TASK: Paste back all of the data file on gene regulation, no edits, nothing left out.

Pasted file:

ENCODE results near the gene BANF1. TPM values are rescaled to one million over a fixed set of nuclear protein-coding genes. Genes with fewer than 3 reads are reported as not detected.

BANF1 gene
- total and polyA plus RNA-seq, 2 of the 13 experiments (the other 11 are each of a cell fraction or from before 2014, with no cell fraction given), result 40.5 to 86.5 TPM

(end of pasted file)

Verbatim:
ENCODE results near the gene BANF1. TPM values are rescaled to one million over a fixed set of nuclear protein-coding genes. Genes with fewer than 3 reads are reported as not detected.

BANF1 gene
- total and polyA plus RNA-seq, 2 of the 13 experiments (the other 11 are each of a cell fraction or from before 2014, with no cell fraction given), result 40.5 to 86.5 TPM